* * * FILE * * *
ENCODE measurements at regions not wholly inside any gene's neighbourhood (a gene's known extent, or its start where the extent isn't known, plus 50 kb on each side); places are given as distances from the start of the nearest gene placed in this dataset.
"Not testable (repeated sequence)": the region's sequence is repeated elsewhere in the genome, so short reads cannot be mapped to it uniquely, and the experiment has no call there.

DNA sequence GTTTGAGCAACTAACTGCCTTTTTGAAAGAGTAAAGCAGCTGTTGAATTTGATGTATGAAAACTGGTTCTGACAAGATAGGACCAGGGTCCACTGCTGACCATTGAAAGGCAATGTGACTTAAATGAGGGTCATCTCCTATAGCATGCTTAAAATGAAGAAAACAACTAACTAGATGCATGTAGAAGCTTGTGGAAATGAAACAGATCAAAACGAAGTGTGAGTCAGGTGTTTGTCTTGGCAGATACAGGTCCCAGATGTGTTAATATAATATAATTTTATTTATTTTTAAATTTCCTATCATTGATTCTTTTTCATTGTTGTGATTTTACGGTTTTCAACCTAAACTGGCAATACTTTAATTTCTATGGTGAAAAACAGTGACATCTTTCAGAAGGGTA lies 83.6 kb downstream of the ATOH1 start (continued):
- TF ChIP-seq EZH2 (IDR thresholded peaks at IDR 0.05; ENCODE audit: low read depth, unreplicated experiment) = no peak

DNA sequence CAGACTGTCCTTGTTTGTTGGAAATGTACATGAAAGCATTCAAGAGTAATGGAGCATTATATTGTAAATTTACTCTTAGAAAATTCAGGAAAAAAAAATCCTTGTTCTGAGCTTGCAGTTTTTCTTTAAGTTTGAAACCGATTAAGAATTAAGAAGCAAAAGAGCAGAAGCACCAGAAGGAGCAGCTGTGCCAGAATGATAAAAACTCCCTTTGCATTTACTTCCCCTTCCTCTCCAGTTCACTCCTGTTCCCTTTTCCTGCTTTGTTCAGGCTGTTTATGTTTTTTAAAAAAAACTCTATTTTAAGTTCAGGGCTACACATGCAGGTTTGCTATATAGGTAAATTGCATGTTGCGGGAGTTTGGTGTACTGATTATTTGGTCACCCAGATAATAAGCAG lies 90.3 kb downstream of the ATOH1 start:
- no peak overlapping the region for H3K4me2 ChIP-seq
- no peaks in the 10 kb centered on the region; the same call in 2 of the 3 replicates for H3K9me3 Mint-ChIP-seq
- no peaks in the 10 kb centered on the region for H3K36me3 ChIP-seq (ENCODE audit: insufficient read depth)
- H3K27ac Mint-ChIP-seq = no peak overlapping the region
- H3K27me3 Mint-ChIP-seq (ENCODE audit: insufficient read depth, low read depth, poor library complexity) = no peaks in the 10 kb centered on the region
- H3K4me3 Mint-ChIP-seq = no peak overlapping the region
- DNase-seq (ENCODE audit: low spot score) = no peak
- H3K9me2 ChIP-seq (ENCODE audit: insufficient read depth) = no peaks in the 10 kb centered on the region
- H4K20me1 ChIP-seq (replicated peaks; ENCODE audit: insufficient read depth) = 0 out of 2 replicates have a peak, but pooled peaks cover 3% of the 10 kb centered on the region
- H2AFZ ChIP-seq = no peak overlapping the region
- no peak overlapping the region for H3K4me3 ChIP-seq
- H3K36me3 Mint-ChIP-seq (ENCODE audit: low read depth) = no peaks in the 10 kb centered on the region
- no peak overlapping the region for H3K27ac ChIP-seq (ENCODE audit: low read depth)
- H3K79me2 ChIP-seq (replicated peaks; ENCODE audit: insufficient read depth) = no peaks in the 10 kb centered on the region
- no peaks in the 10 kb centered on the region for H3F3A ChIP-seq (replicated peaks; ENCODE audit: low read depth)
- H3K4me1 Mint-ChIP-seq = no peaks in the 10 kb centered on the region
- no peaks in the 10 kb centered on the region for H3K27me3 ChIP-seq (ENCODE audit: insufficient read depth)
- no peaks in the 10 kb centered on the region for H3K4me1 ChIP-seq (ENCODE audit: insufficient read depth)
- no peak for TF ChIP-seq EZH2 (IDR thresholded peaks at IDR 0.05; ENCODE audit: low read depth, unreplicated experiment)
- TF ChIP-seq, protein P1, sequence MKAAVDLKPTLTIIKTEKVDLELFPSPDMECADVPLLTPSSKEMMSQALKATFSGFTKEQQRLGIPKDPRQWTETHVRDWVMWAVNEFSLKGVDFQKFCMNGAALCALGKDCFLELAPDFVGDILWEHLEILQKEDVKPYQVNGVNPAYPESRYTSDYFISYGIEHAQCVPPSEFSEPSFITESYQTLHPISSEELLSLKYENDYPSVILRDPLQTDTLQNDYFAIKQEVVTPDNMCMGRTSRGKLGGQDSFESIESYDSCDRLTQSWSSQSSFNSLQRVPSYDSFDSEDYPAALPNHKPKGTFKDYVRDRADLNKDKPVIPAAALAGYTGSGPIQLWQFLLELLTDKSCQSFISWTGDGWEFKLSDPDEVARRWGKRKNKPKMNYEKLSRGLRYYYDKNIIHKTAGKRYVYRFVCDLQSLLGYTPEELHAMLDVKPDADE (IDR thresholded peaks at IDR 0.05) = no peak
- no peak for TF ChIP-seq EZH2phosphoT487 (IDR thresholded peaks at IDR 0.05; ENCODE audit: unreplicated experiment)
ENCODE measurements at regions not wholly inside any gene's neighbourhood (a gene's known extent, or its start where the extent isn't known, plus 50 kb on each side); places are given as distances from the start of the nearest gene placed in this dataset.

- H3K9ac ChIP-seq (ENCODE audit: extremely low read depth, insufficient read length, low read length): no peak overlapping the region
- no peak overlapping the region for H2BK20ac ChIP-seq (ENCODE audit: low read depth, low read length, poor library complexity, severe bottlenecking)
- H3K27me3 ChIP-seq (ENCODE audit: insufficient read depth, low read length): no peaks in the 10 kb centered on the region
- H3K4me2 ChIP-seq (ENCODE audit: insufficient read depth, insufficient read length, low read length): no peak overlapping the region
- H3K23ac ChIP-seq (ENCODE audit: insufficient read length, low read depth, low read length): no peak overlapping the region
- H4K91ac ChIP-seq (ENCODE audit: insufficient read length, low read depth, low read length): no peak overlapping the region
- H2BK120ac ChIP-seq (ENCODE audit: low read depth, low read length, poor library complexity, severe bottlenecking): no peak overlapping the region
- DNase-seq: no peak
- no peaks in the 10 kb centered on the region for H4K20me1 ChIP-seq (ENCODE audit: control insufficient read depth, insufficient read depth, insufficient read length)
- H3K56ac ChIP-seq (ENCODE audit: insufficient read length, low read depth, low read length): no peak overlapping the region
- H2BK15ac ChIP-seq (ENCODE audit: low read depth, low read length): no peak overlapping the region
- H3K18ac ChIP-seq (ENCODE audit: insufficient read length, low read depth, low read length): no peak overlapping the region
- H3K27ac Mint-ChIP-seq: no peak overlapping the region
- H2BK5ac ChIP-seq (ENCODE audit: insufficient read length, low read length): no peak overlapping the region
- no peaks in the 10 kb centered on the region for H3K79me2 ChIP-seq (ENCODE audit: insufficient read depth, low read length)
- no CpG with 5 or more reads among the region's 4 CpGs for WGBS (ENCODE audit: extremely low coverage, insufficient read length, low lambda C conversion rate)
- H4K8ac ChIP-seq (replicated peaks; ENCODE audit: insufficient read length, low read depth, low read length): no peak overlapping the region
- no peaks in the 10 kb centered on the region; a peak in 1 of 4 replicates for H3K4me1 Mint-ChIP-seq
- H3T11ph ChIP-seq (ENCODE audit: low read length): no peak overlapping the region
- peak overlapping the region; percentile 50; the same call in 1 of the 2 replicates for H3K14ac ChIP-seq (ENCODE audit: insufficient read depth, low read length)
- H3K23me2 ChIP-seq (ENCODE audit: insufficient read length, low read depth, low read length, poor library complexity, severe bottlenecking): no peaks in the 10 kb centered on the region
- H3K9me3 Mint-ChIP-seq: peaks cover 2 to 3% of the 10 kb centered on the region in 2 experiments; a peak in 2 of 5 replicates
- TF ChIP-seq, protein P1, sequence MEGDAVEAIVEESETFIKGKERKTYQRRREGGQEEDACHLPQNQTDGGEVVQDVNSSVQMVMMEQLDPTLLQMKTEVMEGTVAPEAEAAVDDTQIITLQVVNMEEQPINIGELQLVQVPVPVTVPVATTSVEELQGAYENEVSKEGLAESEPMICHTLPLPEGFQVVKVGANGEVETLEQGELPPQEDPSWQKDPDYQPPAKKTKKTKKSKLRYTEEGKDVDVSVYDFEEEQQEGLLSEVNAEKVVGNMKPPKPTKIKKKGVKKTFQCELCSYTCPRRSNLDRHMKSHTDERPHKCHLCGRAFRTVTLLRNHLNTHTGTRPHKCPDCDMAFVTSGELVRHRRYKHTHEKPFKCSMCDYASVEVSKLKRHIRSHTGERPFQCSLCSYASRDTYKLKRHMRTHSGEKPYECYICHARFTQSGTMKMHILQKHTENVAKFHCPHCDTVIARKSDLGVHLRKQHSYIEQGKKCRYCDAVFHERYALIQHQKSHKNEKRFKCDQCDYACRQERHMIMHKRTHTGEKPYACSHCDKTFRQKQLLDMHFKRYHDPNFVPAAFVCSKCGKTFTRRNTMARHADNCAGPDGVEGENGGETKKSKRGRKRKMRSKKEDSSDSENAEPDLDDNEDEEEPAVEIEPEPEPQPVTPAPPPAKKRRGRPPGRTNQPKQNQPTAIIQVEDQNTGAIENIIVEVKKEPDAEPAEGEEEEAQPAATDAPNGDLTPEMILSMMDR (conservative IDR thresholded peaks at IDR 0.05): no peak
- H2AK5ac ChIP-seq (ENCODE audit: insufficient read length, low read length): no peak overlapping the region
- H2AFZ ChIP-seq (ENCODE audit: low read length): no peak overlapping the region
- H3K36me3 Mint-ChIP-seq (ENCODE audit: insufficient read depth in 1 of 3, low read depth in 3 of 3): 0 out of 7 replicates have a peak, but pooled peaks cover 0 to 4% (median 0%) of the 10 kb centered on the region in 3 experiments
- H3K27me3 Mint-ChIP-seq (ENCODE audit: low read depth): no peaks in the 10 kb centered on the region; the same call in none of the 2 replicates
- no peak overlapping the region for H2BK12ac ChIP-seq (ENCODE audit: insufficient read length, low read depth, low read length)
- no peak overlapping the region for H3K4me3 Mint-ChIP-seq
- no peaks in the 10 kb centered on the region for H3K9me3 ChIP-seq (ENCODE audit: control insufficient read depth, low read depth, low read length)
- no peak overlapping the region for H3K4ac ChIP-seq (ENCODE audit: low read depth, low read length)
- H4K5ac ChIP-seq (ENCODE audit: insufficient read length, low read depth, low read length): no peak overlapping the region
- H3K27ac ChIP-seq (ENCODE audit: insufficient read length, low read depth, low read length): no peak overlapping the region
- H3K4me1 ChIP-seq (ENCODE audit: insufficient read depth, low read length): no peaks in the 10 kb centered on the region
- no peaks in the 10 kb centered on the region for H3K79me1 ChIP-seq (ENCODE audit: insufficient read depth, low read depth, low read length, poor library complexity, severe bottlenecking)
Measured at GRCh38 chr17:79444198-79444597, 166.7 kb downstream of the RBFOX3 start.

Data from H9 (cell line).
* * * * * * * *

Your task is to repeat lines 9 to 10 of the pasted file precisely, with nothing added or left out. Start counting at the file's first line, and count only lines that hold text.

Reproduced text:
- H3K27ac Mint-ChIP-seq = no peak overlapping the region
- H3K27me3 Mint-ChIP-seq (ENCODE audit: insufficient read depth, low read depth, poor library complexity) = no peaks in the 10 kb centered on the region